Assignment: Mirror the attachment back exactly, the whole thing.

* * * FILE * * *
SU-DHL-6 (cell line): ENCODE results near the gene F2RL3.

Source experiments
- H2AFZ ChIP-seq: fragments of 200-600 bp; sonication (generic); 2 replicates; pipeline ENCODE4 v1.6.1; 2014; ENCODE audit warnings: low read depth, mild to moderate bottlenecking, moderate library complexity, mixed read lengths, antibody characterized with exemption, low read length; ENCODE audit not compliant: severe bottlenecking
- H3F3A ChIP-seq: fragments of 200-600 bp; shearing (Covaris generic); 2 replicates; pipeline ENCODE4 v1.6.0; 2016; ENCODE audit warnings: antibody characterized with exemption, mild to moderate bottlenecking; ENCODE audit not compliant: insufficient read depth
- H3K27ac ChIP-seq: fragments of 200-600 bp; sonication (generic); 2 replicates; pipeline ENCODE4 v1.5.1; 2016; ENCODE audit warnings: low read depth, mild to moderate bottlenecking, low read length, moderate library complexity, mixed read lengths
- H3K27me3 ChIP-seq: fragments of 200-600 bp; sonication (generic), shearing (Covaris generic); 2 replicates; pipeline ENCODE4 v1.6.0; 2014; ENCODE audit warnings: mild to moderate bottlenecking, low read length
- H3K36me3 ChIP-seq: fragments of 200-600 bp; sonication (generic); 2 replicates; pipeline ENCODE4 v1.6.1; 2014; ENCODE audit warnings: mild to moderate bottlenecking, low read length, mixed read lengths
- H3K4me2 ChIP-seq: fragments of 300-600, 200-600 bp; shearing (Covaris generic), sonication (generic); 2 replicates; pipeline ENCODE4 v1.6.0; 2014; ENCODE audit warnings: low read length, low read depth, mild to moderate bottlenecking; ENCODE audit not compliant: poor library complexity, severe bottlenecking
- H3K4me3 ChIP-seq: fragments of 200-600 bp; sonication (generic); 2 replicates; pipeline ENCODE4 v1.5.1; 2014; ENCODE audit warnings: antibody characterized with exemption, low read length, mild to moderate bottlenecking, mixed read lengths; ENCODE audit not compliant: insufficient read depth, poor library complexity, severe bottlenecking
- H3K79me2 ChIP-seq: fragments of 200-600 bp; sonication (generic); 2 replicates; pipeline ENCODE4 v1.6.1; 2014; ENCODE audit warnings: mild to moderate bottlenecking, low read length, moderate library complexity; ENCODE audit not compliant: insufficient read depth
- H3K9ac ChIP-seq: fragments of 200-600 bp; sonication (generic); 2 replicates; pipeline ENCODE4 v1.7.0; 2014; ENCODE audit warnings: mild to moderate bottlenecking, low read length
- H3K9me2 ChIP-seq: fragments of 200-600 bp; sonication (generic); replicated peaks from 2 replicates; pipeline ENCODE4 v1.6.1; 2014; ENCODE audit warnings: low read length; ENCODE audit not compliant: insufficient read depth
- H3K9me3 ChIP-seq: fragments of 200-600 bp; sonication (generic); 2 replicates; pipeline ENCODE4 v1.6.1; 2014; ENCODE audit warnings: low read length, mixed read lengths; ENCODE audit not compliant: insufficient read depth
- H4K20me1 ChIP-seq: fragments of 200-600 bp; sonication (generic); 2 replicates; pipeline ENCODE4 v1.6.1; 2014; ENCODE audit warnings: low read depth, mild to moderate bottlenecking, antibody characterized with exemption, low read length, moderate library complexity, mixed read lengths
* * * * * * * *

SU-DHL-6 (cell line): ENCODE results near the gene F2RL3.

Source experiments
- H2AFZ ChIP-seq: fragments of 200-600 bp; sonication (generic); 2 replicates; pipeline ENCODE4 v1.6.1; 2014; ENCODE audit warnings: low read depth, mild to moderate bottlenecking, moderate library complexity, mixed read lengths, antibody characterized with exemption, low read length; ENCODE audit not compliant: severe bottlenecking
- H3F3A ChIP-seq: fragments of 200-600 bp; shearing (Covaris generic); 2 replicates; pipeline ENCODE4 v1.6.0; 2016; ENCODE audit warnings: antibody characterized with exemption, mild to moderate bottlenecking; ENCODE audit not compliant: insufficient read depth
- H3K27ac ChIP-seq: fragments of 200-600 bp; sonication (generic); 2 replicates; pipeline ENCODE4 v1.5.1; 2016; ENCODE audit warnings: low read depth, mild to moderate bottlenecking, low read length, moderate library complexity, mixed read lengths
- H3K27me3 ChIP-seq: fragments of 200-600 bp; sonication (generic), shearing (Covaris generic); 2 replicates; pipeline ENCODE4 v1.6.0; 2014; ENCODE audit warnings: mild to moderate bottlenecking, low read length
- H3K36me3 ChIP-seq: fragments of 200-600 bp; sonication (generic); 2 replicates; pipeline ENCODE4 v1.6.1; 2014; ENCODE audit warnings: mild to moderate bottlenecking, low read length, mixed read lengths
- H3K4me2 ChIP-seq: fragments of 300-600, 200-600 bp; shearing (Covaris generic), sonication (generic); 2 replicates; pipeline ENCODE4 v1.6.0; 2014; ENCODE audit warnings: low read length, low read depth, mild to moderate bottlenecking; ENCODE audit not compliant: poor library complexity, severe bottlenecking
- H3K4me3 ChIP-seq: fragments of 200-600 bp; sonication (generic); 2 replicates; pipeline ENCODE4 v1.5.1; 2014; ENCODE audit warnings: antibody characterized with exemption, low read length, mild to moderate bottlenecking, mixed read lengths; ENCODE audit not compliant: insufficient read depth, poor library complexity, severe bottlenecking
- H3K79me2 ChIP-seq: fragments of 200-600 bp; sonication (generic); 2 replicates; pipeline ENCODE4 v1.6.1; 2014; ENCODE audit warnings: mild to moderate bottlenecking, low read length, moderate library complexity; ENCODE audit not compliant: insufficient read depth
- H3K9ac ChIP-seq: fragments of 200-600 bp; sonication (generic); 2 replicates; pipeline ENCODE4 v1.7.0; 2014; ENCODE audit warnings: mild to moderate bottlenecking, low read length
- H3K9me2 ChIP-seq: fragments of 200-600 bp; sonication (generic); replicated peaks from 2 replicates; pipeline ENCODE4 v1.6.1; 2014; ENCODE audit warnings: low read length; ENCODE audit not compliant: insufficient read depth
- H3K9me3 ChIP-seq: fragments of 200-600 bp; sonication (generic); 2 replicates; pipeline ENCODE4 v1.6.1; 2014; ENCODE audit warnings: low read length, mixed read lengths; ENCODE audit not compliant: insufficient read depth
- H4K20me1 ChIP-seq: fragments of 200-600 bp; sonication (generic); 2 replicates; pipeline ENCODE4 v1.6.1; 2014; ENCODE audit warnings: low read depth, mild to moderate bottlenecking, antibody characterized with exemption, low read length, moderate library complexity, mixed read lengths